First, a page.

Yesterday at Babson College, an unlikely band assembled to talk about food. They were part of From Day One, an annual academic opener to expose Babson’s students to opportunities for social innovation through business.
Roundtable Discussions gave students a chance to interact with innovators in the field. One of these featured:
- Lee Kane, Regional Forager and EcoCzar, Whole Foods Market
- Ben Anderson, COO, Preserve
- Amma Sefa-Dedeh, Executive Director, One Hen
- Rachel Greenberger, Director, Food Sol
Whole Foods is a household name, and you may know Preserve – so it is One Hen that warrants explanation:
The One Hen model fuses practical education, global perspective, and personal empowerment. Through stories and games, elementary school children learn leadership, teamwork and communication in the context of a world issue. In teams, they design a project to make a difference around one of two themes: microfinance and sustainable agriculture.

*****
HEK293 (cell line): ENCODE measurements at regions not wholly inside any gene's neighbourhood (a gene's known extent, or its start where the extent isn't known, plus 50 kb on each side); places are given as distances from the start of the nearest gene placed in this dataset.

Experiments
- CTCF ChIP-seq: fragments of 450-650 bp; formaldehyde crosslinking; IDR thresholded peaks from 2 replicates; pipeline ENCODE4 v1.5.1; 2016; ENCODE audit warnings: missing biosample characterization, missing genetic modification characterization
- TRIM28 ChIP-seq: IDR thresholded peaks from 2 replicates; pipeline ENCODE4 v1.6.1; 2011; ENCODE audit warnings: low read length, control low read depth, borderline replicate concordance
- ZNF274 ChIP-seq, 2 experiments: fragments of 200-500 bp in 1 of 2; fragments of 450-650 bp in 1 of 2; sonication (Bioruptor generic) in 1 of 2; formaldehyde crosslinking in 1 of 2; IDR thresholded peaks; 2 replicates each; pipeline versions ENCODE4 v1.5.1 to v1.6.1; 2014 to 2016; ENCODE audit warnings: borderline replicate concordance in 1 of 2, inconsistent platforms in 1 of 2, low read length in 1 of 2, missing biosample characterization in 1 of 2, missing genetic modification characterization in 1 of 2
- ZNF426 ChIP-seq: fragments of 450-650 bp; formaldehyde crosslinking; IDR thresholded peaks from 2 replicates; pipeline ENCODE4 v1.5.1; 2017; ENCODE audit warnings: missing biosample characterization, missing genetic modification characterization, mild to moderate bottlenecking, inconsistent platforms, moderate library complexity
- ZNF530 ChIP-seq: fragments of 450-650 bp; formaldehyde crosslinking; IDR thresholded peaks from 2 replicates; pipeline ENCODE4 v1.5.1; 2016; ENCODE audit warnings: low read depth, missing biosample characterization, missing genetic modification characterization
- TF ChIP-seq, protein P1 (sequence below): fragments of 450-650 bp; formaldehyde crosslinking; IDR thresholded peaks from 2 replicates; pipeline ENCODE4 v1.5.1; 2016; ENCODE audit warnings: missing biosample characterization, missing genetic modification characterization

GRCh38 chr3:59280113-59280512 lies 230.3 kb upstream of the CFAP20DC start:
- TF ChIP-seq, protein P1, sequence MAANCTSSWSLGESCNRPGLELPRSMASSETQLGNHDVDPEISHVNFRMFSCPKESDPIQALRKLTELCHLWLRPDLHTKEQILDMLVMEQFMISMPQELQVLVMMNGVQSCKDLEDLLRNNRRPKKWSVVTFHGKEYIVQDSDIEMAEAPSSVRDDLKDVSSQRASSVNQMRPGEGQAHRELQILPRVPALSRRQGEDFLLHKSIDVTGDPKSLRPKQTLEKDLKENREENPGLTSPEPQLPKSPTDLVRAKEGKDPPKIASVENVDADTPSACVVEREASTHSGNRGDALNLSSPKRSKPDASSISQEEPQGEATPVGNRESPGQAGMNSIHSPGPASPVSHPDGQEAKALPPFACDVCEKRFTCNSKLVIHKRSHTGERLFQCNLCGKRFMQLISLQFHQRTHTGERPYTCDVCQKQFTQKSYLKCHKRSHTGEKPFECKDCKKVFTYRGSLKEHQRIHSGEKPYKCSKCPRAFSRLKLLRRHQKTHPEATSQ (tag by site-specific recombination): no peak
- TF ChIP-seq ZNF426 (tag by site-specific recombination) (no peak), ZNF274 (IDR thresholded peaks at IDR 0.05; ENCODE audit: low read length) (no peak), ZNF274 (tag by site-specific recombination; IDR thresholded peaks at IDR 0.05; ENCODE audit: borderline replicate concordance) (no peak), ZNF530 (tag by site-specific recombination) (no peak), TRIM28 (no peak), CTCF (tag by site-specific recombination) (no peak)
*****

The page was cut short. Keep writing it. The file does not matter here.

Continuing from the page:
Undergrads, MBAs, staff, friends and colleagues joined the guest innovators. Age, nationality, title, and experience ran the gamut, but in true Babson form, there was no hierarchy- and no “roundtable” – just chairs drawn together in a circle – a signal to break down barriers.
With minor setting and wardrobe changes, it easily could have been a Native American talking circle – not a business school.
Topics ranged from career path to personal values to influencing corporate adoption of social initiatives to venture creation to impacts of “business as usual” in the food industry.
Through the conversation, one truth became vitally clear:
Pinpointing what an individual knows or doesn’t know, cares or doesn’t care about when it comes to food is fundamental to sustainably growing the movements. Everyone has deep food roots, but like fingerprints, each is a little different.
All too often, food advocacy amounts to one choir preaching to another. While this can help to bolster spirits, it does not produce anything new or actionable.
Aligning interests for a food fight means first understanding individual food roots. Only from these can a coalition effectively spark ideas, design a plan, and work together to plant seeds of change.
Food is so personal yet so universal. We are not as different as we think – and we can make a difference.
The children get it. So can you. Start now.